PGA Tour Has Issue With Player Opportunities China Continues Seeing Tennis Growth WME Signs LeBron For Entertainment Projects Heat, Miami Mayor At Odds Over Lease Did ESPN Misuse Camera In Pineda Affair? NHL Salary Cap Likely Between $69-70M Dolan Already Opposing Jackson Decisions Warriors' Waterfront Plan Faced Long Review Orlando Pol: MLS Hypocrites On Stadium Issue "Real Sports" Examines TNT's "Inside The NBA"
Upcoming Conferences and Events
SBD/31/Leagues Governing Bodies
THE NBA TIPS OFF: I KNOW WHAT YOU DID LAST SEASON
Published October 31, 1997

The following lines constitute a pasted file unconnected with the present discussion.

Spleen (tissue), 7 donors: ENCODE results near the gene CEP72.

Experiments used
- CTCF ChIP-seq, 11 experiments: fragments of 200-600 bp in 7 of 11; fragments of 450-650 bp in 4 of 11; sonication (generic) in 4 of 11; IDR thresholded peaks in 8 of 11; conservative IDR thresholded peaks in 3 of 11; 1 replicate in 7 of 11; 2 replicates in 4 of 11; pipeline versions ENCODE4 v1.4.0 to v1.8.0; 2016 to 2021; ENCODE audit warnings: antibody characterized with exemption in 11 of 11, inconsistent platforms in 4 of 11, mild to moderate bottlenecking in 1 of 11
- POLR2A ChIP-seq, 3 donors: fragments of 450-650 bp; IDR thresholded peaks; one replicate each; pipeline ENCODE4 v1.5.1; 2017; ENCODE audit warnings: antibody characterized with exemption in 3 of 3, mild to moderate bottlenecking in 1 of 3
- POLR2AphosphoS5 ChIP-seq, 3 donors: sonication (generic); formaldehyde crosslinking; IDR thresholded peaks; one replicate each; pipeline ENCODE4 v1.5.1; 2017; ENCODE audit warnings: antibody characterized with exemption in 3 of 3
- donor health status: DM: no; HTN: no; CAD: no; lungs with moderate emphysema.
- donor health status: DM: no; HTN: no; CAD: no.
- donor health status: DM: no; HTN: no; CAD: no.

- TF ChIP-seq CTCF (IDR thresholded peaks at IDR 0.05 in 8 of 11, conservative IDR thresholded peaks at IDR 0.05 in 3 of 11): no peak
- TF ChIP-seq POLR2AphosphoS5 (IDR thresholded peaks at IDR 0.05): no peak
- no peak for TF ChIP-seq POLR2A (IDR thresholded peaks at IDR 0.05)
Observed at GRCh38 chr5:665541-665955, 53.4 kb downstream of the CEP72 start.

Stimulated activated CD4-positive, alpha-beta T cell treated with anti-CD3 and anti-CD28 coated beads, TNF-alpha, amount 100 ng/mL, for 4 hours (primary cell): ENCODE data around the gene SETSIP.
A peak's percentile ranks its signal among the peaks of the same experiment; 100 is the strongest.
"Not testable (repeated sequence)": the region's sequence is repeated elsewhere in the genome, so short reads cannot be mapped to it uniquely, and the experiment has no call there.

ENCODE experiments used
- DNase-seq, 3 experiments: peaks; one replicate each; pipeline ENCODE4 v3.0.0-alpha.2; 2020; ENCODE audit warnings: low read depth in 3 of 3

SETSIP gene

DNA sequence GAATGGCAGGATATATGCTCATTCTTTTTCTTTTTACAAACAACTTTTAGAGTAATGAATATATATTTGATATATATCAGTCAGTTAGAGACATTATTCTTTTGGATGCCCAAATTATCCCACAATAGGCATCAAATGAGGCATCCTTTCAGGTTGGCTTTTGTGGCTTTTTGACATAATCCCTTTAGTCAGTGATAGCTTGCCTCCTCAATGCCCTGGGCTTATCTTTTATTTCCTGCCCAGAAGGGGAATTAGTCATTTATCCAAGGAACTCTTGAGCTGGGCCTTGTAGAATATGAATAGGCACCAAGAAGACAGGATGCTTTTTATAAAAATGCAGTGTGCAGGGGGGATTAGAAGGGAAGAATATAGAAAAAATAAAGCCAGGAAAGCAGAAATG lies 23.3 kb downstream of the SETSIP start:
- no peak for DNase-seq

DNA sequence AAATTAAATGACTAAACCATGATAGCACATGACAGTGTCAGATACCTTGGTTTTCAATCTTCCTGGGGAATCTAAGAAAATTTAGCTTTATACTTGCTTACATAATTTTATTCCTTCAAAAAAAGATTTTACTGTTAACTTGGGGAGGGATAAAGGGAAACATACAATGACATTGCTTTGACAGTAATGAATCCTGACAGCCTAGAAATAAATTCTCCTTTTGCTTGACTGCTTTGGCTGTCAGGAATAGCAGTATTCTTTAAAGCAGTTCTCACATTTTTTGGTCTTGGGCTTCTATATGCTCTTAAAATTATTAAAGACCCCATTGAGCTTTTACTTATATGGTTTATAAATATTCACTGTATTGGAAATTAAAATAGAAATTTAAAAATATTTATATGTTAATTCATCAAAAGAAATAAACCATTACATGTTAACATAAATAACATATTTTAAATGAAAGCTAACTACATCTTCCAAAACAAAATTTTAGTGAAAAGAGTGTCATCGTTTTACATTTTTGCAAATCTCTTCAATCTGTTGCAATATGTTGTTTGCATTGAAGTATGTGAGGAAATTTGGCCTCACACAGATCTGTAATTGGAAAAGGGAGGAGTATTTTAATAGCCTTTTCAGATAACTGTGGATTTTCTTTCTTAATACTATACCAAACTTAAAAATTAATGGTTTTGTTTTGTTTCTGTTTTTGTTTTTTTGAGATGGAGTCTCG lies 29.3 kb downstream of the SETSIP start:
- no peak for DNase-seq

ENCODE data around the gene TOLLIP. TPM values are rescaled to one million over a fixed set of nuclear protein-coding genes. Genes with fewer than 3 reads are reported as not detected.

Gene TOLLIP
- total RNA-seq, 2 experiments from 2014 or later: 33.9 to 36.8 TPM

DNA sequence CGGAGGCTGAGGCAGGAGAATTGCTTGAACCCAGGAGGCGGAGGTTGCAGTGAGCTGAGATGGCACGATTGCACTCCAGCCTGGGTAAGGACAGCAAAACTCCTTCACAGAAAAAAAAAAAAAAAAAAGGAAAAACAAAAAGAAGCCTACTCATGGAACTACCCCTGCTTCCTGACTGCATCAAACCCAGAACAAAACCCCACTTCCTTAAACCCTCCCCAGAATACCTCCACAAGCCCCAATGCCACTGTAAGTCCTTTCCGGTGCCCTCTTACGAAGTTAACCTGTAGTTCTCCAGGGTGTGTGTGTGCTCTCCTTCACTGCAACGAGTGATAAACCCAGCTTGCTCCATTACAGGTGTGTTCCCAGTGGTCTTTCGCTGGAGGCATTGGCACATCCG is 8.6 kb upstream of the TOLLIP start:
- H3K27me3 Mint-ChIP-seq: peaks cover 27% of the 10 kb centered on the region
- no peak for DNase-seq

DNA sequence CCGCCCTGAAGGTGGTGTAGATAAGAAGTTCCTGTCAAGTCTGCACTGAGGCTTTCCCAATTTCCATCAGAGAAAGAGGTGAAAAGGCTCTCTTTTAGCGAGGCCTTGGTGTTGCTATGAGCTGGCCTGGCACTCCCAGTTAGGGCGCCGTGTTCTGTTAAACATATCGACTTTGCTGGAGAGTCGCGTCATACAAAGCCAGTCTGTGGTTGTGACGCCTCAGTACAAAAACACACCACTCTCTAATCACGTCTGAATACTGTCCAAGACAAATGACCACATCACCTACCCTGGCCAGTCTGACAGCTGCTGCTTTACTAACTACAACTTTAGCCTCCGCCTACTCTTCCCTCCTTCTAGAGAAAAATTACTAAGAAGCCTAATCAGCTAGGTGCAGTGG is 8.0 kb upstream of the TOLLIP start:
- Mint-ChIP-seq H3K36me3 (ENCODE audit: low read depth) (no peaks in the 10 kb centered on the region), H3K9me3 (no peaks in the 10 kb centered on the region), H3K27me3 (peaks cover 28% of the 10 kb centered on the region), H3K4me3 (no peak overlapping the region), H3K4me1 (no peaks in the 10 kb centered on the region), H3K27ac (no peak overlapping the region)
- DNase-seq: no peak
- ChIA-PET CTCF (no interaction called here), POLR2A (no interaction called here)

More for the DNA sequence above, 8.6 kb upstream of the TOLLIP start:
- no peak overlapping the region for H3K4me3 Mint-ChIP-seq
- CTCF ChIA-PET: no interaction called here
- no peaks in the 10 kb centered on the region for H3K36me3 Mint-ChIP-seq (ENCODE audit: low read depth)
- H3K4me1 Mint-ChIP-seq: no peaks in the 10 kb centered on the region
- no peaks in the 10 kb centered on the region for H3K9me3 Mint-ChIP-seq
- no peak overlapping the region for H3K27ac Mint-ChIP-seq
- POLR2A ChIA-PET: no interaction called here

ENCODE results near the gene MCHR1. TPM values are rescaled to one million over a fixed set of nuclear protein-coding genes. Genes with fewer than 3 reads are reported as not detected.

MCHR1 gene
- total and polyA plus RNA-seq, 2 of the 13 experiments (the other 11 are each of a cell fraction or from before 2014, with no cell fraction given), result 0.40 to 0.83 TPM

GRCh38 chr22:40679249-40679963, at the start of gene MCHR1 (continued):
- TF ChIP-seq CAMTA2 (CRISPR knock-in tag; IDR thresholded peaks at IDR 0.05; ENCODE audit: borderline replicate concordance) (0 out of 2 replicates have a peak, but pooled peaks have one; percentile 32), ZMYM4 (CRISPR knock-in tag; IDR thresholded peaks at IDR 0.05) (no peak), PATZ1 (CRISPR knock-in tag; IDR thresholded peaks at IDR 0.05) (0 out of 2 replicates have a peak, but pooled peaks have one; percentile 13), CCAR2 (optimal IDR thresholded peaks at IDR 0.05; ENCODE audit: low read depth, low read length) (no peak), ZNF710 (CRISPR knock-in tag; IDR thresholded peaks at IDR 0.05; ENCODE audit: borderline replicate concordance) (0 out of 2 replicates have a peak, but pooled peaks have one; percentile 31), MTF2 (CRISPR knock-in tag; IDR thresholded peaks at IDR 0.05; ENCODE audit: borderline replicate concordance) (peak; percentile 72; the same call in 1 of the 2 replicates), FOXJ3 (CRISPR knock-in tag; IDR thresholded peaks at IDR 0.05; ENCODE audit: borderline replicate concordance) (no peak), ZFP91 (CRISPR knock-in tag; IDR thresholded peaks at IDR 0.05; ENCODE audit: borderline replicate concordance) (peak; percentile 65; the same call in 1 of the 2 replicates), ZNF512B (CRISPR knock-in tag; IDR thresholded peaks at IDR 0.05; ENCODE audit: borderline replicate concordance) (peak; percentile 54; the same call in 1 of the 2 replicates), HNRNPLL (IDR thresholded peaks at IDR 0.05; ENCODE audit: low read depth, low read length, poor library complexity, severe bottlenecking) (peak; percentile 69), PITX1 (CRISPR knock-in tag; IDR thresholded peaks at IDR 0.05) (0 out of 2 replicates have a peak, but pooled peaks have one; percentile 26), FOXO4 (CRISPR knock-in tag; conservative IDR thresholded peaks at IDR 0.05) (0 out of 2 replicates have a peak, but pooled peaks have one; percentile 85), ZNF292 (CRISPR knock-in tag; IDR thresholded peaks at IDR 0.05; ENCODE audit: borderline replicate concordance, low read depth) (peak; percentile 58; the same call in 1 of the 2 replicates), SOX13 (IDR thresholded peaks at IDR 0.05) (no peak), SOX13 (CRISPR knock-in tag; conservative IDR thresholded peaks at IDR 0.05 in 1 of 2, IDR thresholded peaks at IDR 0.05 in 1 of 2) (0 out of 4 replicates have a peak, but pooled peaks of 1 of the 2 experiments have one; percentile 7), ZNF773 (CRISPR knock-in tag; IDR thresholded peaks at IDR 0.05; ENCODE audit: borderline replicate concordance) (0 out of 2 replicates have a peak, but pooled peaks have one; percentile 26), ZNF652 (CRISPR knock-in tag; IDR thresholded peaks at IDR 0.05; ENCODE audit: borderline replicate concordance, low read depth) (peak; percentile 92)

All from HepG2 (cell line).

The NBA opens its season tonight with 14 games on its schedule and much of the media focus continues to be on the league's naming of its first two women officials and a N.Y. Times article from last Sunday on the drug and alcohol use among its players. On Wednesday, NBA Commissioner David Stern and NBA Deputy Commissioner Russ Granik discussed the state of the league in a conference call with the media. TWIN TOWERS: Granik, on if there will be a new "code of conduct" from the league for its players: "I don't think there's a new code of conduct as such, but I think we have to decide to become more aggressive with the players and our teams about reminding them what conduct is expected of players who are competing in the NBA." Stern: "Asking our players to behave in a certain way, and asking our teams to behave in a certain way doesn't seem, to us, to be too much to ask. ... [W]e're going to be asking our players, our teams and ourselves to be a little bit more vigilant because there is an opportunity to lead." Stern discussed revising the league's drug testing policy to cover marijuana. He said he would like to discuss "the entire issue of marijuana and other things" with the NBPA, but, "frankly, we've been unable to get the players association to address that issue. ... [W]e're dumbfounded by the approach. We think that there is an extraordinary opportunity for our current players to follow the leadership mold of those that preceded them and we also think that [NBPA Exec Dir] Billy Hunter does not voice the feelings or aspirations for sports that a very significant number of his players do. ... [O]ur goal is to ... cut down on the use of marijuana if its occurring. ... And it's a bad example for professional athletes to set. But apparently Mr. Hunter has a different agenda, and we'll just have to see how that works out" (THE DAILY). In N.Y., Mike Wise wrote that, "Within hours after Stern criticized the players association for its refusal to address the league's concern over marijuana use, Hunter fired off a scathing statement aimed at Stern's 'misrepresentation of the issue'" (N.Y. TIMES, 10/30). In Tacoma, Dave Boling wrote that Stern gave a "[g]ood speech. And frankly, I love Stern's tough talk. And it's nice to think that such a visible enterprise as the NBA would rise to the forefront of this issue. But few of us are going to swallow such a heavy dose of altruism when everybody knows the NBA is not in the business of trying to lead by example" (NEWS TRIBUNE, 10/30). ESPN's David Aldridge: "Marijuana continues to be a hot-button issue for the league and the players' union" (ESPN, 10/30). NEW REFS: The league's appointment of Dee Kantner and Violet Palmer as the first women officials "is pure P.R. genius, a move that strikes precisely the right kind of chord in a society more sensitive than ever to gender equality," according to Steve Bisheff of the ORANGE COUNTY REGISTER. Bisheff: "Not only is [Stern] more progressive and free- thinking, he also recognizes the immense public relations value attached to a move like this" (OCR, 10/30). In S.F., Gwen Knapp wrote Stern "went to the to hoop hard this week, throwing down an historic dunk, scoring big points for NBA public relations." Knapp: "It was a power move, enlightenment as a marketing tool" (S.F. EXAMINER, 10/30). An S.F. CHRONICLE editorial: "All we ask if that the league give these women a chance to succeed or fail on the merits of their work" (S.F. CHRONICLE, 10/31). In San Jose, Ann Killion: "The NBA isn't in the business of losing credibility. The same respect the league received when it launched the WNBA should hold here. The thinking then was that the NBA wasn't going to pour money into a losing proposition. The thinking now is that the NBA isn't about to turn itself into a laughingstock" (MERCURY NEWS, 10/30). In Chicago, Bob Verdi: "If your initial response to the news contained a trace of skepticism, you were not alone. We are always suspicious of big business and the NBA is a big business that prides itself on setting trends. But I'm going to believe the NBA is sincere on this matter, that it's taking the high road, that Kantner and Palmer ... are at least as qualified as the male candidates" (CHICAGO TRIBUNE, 10/30). A HARTFORD COURANT editorial: "Critics who say the hiring is a move by NBA to get more publicity are overestimating the draw of officiating" (COURANT, 10/31). OVERALL: In previewing the NBA season, Stefan Fatsis of the WALL STREET JOURNAL asks, "Will mounting labor tension make the league yearn for old-fashioned distractions such as, oh, Dennis Rodman kicking a cameraman? ... [F]ans might do well to shout the NBA's 'I Love This Game!' mantra now, because they may not like what happens in 1998" (WALL STREET JOURNAL, 10/31). In Chicago, Michael Hirsley examines TV ratings for a post-Michael Jordan NBA: "A lot of casual fans have been drawn to NBA telecasts by Jordan's aura. How many of them can connect similarly with potential superstars Grant Hill, Shaquille O'Neal, Anfernee 'Penny' Hardaway or [Kevin] Garnett? Who will want to 'be like Allen Iverson?'" (CHICAGO TRIBUNE, 10/31). In S.F., David Steele: "It's the dawn of another season in the NBA. And for the first time in years, the skies are dark, with forecasts of clouds for the foreseeable future" (S.F. CHRONICLE, 10/29). In L.A., Mark Heisler: "Storm clouds are gathering over a league in which things have never been better and worse at the same time" (L.A. TIMES, 10/29). In St. Louis, Bernie Miklasz: "The NBA has problems. ... [T]he quality of play is eroding. The NBA is shrewd at peddling stars, but in the rush to hype an increasingly artificial product, the league has lost substance" (ST. LOUIS POST-DISPATCH, 10/29).